DRP News Bulletin

DRP NB 9 May 2022: Forensic Team report: Michigan 2020 Dams failures were preventable

A Forensic engineering Team appointed by the USA’s Federal Energy Regulatory Commission post the May 19, 2020 failure of Edinville and Sanford Dams in Michigan state of USA has published a 502 page comprehensive report on the dam failure within less than two years of the disaster. The full report published on May 4, 2022 is in public domain and has concluded that the dam failures were foreseeable and preventable.

There are a number of things we can learn from this. Firstly that there are such credible independent assessment of dam failures, we have none in India even after multiple dam failures each year. Secondly, such assessments are promptly in public domain. Thirdly, the reports are completed in less then two years. We have none of these. Even the Dam Safety Act passed by the parliament does not have provisions for any of these.

There are a lot of implications for India here. It means for example that we will never know the real reasons for the dam related disasters. Secondly, we won’t be able to learn any lessons. Thirdly we will never be able to improve the governance of our dams and rivers. Fourthly, we won’t be able to fix accountability.

There is so much at stake related to governance of our dams, but we seem completely unconcerned about it. There is a lot we can learn from others here.

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DRP News Bulletin

DRP NB 2 May 2022: Sand a strategic resource like water, rethink its exploitation: UN

A United Nations report released this week on Apr 26, 2022 has recommended that river sand needs to be considered by the governments as a strategic resource like water for its multiple roles in the environment and its extraction and use needs to be rethought. The UNEP report says sand is the second most exploited resource. And yet there are no credible governance guidelines or policies for the exploitation and use of this report, nor assessment of impact of unsustainable exploitation.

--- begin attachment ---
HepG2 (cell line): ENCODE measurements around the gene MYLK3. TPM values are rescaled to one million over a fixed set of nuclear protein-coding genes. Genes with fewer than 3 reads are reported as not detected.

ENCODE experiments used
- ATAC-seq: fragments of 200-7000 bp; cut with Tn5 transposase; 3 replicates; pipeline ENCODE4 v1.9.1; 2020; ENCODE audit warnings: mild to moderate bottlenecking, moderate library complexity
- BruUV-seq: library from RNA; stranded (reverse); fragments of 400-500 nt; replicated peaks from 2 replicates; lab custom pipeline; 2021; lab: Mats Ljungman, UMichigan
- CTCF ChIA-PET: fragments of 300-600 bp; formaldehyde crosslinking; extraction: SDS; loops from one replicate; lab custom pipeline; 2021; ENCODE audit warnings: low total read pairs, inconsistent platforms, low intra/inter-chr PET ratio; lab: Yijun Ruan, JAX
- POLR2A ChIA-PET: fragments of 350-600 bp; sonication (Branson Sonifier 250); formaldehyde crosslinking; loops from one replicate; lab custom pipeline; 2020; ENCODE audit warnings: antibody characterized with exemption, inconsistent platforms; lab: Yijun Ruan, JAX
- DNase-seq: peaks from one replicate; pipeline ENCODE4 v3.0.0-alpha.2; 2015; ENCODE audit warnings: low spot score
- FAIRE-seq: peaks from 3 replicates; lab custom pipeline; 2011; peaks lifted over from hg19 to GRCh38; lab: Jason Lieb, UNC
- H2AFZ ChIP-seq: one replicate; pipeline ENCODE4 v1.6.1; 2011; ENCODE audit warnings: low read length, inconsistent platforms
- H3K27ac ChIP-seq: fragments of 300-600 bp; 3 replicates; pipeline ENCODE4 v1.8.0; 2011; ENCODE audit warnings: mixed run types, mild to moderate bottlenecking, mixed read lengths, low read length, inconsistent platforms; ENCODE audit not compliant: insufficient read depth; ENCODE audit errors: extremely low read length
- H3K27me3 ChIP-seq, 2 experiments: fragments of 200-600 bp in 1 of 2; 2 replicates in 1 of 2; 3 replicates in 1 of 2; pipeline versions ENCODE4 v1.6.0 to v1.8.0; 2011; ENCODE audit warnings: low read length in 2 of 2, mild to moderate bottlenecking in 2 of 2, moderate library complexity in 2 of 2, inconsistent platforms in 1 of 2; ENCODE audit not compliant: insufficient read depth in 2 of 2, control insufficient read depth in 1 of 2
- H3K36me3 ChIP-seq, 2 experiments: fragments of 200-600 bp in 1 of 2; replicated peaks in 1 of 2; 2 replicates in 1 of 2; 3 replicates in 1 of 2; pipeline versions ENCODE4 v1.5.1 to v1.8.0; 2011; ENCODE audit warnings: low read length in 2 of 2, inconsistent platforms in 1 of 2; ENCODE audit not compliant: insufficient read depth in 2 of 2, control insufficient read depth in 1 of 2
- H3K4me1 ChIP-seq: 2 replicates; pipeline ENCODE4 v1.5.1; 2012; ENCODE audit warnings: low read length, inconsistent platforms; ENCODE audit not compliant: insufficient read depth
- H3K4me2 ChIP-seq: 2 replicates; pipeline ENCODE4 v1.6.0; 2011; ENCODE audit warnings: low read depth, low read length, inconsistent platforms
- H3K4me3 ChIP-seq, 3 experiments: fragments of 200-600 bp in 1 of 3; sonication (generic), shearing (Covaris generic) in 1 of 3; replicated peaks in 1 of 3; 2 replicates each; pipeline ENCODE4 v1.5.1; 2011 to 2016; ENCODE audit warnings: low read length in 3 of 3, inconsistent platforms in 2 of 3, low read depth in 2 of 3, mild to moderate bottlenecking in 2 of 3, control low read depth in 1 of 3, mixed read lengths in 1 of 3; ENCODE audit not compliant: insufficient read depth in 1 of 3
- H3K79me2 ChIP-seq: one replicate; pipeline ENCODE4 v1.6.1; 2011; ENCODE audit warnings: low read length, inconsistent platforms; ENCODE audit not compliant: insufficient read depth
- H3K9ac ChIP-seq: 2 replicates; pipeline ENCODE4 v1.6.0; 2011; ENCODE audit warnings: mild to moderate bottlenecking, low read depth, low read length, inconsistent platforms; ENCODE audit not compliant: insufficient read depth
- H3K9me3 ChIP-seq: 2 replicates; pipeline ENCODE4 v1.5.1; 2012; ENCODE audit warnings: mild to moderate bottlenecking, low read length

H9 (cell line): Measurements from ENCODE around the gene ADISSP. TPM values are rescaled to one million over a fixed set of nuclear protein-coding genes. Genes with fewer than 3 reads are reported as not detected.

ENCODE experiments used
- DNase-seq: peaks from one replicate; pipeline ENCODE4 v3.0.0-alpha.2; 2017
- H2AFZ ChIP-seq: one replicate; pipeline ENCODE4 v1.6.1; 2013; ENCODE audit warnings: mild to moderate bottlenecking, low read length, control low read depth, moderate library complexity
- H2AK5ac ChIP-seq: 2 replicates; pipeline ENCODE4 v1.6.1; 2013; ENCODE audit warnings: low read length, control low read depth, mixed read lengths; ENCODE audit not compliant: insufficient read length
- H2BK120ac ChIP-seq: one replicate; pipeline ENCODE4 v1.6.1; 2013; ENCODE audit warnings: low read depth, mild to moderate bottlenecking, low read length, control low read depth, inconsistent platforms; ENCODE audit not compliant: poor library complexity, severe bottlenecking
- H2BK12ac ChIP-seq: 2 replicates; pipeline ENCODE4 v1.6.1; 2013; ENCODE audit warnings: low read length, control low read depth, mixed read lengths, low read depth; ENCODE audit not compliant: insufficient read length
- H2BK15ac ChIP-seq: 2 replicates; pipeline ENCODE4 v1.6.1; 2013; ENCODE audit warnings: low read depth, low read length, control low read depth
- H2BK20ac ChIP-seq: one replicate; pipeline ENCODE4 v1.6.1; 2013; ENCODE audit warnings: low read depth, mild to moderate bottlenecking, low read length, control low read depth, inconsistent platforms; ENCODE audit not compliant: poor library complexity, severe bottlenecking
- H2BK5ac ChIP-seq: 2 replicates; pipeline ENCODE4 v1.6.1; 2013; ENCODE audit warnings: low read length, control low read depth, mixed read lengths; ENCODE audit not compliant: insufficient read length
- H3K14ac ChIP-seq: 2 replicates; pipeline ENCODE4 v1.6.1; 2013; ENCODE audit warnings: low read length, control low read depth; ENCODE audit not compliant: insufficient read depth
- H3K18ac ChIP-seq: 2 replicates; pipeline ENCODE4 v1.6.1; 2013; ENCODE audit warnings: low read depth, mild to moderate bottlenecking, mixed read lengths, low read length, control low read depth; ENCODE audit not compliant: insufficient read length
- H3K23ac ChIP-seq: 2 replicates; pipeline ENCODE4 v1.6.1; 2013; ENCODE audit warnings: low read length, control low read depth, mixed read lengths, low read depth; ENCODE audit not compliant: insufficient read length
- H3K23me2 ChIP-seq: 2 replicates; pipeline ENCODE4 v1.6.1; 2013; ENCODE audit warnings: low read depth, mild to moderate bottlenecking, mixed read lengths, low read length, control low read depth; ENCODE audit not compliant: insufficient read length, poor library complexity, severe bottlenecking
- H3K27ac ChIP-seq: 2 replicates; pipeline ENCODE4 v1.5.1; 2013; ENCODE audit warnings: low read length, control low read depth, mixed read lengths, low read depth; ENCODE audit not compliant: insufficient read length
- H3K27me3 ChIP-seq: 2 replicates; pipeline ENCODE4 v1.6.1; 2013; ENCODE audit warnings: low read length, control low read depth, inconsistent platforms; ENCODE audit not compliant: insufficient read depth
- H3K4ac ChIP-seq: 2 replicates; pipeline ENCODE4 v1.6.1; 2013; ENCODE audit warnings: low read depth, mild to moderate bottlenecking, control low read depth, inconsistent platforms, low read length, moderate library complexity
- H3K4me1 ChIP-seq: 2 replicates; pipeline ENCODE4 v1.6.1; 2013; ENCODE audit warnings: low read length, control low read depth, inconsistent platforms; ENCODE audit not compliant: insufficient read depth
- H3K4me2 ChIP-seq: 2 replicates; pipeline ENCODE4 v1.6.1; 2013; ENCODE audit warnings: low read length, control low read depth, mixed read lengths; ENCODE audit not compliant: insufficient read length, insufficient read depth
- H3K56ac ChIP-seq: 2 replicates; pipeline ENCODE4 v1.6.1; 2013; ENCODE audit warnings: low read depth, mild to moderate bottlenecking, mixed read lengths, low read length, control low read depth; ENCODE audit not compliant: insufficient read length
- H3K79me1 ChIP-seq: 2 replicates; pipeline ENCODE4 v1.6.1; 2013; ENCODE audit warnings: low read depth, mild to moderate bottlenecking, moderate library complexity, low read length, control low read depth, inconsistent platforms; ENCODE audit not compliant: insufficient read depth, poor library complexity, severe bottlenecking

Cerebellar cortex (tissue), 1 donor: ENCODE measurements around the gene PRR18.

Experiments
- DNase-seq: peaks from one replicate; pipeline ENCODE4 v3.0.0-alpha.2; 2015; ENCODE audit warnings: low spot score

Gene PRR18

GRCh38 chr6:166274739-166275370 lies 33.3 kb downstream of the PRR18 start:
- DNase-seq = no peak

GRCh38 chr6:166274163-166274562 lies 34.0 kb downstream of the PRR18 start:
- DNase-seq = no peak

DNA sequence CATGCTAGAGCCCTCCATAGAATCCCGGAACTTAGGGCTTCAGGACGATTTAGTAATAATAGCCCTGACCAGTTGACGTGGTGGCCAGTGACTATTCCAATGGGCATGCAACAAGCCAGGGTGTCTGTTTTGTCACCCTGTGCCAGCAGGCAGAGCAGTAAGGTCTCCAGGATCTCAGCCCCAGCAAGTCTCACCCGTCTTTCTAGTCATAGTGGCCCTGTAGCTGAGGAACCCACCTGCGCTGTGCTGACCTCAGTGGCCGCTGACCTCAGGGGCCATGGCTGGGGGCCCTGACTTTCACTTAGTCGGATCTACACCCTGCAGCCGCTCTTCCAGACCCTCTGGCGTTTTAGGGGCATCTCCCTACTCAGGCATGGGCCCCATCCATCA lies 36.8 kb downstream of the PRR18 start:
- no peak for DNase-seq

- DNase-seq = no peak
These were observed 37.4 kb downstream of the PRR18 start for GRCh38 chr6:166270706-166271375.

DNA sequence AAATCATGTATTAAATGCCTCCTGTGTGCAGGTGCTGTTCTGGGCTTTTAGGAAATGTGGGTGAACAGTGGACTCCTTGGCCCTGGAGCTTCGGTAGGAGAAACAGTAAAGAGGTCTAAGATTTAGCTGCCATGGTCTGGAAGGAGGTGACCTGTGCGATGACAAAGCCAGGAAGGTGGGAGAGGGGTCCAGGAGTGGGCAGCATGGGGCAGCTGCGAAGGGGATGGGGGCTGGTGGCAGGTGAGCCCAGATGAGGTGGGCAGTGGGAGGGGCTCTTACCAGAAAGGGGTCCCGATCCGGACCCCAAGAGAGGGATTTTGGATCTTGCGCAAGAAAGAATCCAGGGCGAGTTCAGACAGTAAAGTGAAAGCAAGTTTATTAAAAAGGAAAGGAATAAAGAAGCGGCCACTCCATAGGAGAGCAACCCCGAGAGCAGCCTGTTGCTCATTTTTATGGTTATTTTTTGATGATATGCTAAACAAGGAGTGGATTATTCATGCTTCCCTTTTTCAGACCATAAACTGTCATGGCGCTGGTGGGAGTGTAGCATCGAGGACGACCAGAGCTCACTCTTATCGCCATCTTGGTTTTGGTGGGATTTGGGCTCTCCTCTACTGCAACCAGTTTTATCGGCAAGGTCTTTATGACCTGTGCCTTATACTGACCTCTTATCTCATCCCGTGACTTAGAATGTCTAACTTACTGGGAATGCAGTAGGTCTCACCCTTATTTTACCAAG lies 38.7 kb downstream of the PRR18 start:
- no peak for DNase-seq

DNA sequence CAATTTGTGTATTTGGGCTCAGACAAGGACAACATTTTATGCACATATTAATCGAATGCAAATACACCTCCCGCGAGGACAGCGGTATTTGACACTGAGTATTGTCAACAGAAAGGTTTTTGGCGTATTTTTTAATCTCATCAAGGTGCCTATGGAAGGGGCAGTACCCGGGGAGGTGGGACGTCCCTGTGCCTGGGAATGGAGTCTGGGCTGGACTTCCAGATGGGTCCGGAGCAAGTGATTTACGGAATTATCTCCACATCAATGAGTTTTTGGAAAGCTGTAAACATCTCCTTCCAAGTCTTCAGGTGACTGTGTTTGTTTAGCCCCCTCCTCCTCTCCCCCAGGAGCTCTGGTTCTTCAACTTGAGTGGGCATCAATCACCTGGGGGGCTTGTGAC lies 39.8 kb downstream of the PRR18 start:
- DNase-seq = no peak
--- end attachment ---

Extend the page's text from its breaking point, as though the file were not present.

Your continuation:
The report says: “Extracting sand where it plays an active role, such as rivers, and coastal or marine ecosystems, can lead to erosion, salination of aquifers, loss of protection against storm surges and impacts on biodiversity, which pose a threat to livelihoods through, among other things, water supply, food production, fisheries, or to the tourism industry.”

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DRP News Bulletin

DRP NB 18 April 2022: Clean Hydro does not make much sense in India: Experts

(Feature image:- Following massive landslides in Kinnaur, Himachal Pradesh sees growing protests against hydropower projects. DTE)

As the following report from Energy Monitor this week says, according to international experts, the idea that hydro is clean does not make sense. They say that for a number of reasons including for the social risks, environmental risks and the increased emissions of methane due to rotting of organic matter flowing in the river and settling in the reservoirs. In spite of some apparent inherent misconceptions, this part of the report is sound and should be a wakeup call for the supporters of big hydro in India. As the report suggests this is particularly true in the context of climate change. Indeed, this has been our own experience in India with increasing disasters related to hydro projects and the increasing unviability of the hydro projects in India.

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DRP News Bulletin

DRP NB 11 April 2022: Ken Betwa Affected people protest land acquisition

The residents of about 15 villages affected by the Ken Betwa link project are opposing the land acquisition process being initiated in violation of all norms have opposed the move. The notices have not been pasted in the affected villages, gram sabhas have not been conducted and the information promised in the notice is not available at the designated places. When question, the Madhya Pradesh officials have responded arrogantly. The history of manipulations and violations that has been the norm every step of the way in Ken Betwa Project continues. In fact the project does not have final forest clearance, its wildlife clearance has been questioned by the Supreme Court appointed Central Empowered Committee and its Environment clearance is under challenge before the National Green Tribunal. In absence of the clearances, the land acquisition should not even be started if there is any place for prudent norms in such projects. It would be best if the government stops the process and starts it only if and when it gets all the clearances and after taking all the concerned into confidence through a prudent confidence inspiring process.

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DRP News Bulletin

DRP NB 14 March 2022: 25th Anniversary of International Day of Action for Rivers!

14th March is celebrated as International Day of Action for Rivers since 1997 after the resolution at the 1st International meeting of People Affected by Dams in Curitiba, Brazil. At this meeting of Dam affected people from 20 countries (including India) it was decided to celebrate this day as the International Day of Action Against Dams and For Rivers, Water and Life. It is thrilling to see the celebration continuing and spreading on 25th anniversary of that meeting. The focus this years is on Rivers for Biodiversity. To illustrate how the celebration of this day has spread, in 2021, even during pandemic, the day was celebrated with over 120 events in 32 countries. For details, see: https://www.internationalrivers.org/take-action/international-day-of-action-for-rivers/.